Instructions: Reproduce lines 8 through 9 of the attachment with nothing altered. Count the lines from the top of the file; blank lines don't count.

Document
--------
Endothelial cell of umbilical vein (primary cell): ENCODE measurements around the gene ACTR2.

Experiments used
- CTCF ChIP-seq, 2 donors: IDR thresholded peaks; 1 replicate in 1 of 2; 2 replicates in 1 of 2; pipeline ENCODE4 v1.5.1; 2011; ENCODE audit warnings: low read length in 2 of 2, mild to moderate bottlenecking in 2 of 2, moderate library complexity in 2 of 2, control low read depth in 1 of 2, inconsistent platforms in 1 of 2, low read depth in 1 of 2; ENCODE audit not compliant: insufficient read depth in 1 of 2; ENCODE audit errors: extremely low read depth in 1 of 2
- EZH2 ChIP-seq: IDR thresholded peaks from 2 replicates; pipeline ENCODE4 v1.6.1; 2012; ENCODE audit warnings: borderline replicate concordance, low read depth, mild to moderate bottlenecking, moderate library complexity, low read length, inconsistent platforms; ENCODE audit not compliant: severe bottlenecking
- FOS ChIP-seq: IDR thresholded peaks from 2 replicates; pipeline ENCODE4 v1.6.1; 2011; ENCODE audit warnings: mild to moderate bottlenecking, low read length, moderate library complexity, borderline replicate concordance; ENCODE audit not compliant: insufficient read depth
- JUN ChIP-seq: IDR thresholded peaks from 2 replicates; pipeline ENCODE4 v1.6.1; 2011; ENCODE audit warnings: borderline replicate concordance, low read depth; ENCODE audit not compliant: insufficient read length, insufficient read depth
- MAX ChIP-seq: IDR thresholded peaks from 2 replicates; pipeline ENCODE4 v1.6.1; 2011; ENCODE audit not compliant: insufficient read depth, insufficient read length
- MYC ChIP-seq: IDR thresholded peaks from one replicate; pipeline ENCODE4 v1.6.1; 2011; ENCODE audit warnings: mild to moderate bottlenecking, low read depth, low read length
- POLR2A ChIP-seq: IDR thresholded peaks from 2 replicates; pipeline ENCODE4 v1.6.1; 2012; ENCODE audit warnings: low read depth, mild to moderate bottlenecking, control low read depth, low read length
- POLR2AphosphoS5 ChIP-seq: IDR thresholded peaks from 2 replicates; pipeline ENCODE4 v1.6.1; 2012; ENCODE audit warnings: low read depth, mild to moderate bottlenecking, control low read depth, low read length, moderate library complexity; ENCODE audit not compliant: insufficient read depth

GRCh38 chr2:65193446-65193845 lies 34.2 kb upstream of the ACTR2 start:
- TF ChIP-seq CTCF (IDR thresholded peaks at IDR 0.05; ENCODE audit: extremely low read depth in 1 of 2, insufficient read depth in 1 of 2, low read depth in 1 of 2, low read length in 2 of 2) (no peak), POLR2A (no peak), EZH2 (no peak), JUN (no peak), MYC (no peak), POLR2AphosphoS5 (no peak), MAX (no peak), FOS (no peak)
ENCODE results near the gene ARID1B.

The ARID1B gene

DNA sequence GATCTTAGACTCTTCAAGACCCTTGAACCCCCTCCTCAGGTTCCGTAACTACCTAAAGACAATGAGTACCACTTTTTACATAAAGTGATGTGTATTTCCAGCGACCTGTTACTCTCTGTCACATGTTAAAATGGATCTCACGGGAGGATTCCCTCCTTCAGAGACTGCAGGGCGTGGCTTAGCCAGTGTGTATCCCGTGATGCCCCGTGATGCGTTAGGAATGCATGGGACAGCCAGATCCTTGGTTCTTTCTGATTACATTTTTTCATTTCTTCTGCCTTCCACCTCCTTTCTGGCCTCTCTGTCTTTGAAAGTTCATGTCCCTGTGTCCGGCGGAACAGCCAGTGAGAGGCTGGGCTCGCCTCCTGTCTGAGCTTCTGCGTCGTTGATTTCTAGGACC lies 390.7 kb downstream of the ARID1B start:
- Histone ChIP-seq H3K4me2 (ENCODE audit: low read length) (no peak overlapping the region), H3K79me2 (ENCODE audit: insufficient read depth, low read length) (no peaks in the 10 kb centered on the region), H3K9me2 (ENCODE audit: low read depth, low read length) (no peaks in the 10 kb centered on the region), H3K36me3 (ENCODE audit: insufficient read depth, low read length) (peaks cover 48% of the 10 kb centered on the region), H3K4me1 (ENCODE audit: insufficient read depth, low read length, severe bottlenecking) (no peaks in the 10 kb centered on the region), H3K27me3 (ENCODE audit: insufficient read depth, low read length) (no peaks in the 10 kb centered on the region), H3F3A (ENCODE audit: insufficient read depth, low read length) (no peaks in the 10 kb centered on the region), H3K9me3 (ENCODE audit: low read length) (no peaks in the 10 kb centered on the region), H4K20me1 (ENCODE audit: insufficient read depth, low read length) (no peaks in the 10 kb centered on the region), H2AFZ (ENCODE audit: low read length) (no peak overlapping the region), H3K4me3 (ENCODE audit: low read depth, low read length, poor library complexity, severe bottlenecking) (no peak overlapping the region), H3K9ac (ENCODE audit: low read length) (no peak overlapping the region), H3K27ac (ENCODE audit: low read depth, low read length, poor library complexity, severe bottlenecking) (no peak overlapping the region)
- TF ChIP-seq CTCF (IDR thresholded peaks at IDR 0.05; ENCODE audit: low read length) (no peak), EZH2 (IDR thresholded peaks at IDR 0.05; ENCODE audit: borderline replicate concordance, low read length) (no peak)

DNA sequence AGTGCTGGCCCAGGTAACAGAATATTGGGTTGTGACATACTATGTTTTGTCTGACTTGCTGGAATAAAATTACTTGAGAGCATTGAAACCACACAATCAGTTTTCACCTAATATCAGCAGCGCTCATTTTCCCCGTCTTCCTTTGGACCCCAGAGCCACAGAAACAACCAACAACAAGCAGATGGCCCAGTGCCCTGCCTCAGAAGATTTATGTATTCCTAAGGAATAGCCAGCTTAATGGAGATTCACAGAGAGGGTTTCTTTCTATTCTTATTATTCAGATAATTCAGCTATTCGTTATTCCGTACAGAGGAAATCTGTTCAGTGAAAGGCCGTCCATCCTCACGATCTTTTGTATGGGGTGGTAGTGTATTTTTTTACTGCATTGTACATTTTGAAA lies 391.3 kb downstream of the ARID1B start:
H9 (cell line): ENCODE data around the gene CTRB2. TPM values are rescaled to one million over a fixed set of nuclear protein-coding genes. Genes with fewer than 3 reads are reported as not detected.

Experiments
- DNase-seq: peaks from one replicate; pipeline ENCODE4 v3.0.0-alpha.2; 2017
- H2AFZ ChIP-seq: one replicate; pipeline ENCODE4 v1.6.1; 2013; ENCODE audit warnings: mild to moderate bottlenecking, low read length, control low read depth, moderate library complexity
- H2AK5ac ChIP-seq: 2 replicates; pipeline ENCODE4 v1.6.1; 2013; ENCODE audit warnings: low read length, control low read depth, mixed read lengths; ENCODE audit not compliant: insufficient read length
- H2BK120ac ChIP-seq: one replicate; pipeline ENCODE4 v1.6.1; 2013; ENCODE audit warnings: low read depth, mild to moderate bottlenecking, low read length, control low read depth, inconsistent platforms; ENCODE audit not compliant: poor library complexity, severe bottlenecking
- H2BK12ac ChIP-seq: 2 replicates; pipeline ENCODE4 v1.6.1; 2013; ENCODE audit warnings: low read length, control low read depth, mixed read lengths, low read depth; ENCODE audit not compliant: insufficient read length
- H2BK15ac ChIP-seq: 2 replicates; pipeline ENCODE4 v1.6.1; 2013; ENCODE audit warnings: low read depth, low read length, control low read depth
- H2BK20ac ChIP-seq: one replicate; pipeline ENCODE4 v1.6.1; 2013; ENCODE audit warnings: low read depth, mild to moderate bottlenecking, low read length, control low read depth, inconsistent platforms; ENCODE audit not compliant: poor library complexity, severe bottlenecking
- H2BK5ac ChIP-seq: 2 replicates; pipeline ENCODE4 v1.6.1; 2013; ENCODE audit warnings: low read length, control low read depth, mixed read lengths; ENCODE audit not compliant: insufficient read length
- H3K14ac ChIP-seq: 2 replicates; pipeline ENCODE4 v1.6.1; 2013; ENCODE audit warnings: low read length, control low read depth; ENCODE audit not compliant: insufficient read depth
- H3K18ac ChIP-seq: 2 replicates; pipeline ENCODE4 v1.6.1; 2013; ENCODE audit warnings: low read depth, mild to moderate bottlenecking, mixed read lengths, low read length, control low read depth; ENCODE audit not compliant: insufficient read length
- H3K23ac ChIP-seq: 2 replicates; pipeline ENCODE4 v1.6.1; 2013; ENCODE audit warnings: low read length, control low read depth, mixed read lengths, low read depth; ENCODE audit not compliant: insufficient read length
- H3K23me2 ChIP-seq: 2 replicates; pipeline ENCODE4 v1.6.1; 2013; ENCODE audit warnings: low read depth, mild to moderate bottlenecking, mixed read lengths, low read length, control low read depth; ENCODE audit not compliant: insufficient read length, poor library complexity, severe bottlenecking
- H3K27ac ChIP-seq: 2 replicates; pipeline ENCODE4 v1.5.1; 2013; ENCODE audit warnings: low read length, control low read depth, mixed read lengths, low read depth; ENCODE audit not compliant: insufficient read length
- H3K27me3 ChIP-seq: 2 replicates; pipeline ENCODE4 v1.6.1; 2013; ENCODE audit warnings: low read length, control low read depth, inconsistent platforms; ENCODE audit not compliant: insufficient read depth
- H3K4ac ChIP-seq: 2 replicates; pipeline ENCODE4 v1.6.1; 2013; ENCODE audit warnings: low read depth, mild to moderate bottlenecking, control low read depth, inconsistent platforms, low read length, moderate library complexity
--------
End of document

- MYC ChIP-seq: IDR thresholded peaks from one replicate; pipeline ENCODE4 v1.6.1; 2011; ENCODE audit warnings: mild to moderate bottlenecking, low read depth, low read length
- POLR2A ChIP-seq: IDR thresholded peaks from 2 replicates; pipeline ENCODE4 v1.6.1; 2012; ENCODE audit warnings: low read depth, mild to moderate bottlenecking, control low read depth, low read length